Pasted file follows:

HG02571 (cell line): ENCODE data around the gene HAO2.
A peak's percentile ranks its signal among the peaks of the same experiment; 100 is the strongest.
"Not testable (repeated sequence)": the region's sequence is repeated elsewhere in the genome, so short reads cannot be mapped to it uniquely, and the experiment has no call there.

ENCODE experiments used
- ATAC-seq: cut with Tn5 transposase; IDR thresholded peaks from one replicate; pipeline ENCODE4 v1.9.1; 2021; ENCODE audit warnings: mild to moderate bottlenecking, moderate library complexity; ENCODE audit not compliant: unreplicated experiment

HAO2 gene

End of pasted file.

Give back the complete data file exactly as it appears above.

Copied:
HG02571 (cell line): ENCODE data around the gene HAO2.
A peak's percentile ranks its signal among the peaks of the same experiment; 100 is the strongest.
"Not testable (repeated sequence)": the region's sequence is repeated elsewhere in the genome, so short reads cannot be mapped to it uniquely, and the experiment has no call there.

ENCODE experiments used
- ATAC-seq: cut with Tn5 transposase; IDR thresholded peaks from one replicate; pipeline ENCODE4 v1.9.1; 2021; ENCODE audit warnings: mild to moderate bottlenecking, moderate library complexity; ENCODE audit not compliant: unreplicated experiment

HAO2 gene